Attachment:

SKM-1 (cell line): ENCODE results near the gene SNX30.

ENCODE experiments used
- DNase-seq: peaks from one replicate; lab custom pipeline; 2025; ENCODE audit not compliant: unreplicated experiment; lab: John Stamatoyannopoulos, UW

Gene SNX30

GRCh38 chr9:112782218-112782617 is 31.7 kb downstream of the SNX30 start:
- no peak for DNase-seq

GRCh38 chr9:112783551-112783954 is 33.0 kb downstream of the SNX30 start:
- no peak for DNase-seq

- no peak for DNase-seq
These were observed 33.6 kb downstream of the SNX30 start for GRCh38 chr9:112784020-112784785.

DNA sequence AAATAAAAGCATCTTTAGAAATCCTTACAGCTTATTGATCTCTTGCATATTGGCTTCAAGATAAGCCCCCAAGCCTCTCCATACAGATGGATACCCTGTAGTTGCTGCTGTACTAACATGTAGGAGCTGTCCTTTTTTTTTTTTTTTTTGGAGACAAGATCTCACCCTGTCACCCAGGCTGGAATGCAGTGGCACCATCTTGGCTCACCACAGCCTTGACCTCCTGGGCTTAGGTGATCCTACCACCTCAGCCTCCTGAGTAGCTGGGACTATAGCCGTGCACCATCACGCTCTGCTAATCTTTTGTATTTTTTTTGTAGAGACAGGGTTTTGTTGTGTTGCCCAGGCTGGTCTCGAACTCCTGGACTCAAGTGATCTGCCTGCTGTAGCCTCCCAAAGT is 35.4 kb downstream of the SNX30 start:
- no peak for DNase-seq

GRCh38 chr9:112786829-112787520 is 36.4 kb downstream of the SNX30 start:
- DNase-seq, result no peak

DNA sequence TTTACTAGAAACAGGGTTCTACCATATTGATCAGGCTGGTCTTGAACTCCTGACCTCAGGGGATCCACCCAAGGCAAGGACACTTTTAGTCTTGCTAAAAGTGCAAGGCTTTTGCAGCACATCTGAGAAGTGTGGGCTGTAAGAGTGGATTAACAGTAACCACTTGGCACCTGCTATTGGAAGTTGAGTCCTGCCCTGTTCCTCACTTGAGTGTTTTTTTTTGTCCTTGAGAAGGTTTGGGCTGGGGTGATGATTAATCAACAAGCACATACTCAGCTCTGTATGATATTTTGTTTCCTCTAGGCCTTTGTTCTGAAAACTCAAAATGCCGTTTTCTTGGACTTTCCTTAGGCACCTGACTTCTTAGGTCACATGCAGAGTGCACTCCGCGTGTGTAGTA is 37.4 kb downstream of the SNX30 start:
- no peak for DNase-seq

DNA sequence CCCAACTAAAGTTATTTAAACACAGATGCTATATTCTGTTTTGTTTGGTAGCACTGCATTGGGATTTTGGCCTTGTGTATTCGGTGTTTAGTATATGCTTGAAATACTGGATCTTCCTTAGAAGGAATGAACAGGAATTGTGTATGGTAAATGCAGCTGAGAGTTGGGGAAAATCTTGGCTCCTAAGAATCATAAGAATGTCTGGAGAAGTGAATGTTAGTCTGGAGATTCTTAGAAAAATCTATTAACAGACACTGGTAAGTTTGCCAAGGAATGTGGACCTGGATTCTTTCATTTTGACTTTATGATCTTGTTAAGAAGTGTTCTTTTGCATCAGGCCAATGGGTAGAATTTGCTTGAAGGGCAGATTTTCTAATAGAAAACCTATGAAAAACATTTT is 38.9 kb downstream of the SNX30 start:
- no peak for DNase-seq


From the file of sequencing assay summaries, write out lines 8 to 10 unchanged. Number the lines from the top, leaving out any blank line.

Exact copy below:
- no peak for DNase-seq

- no peak for DNase-seq
These were observed 33.6 kb downstream of the SNX30 start for GRCh38 chr9:112784020-112784785.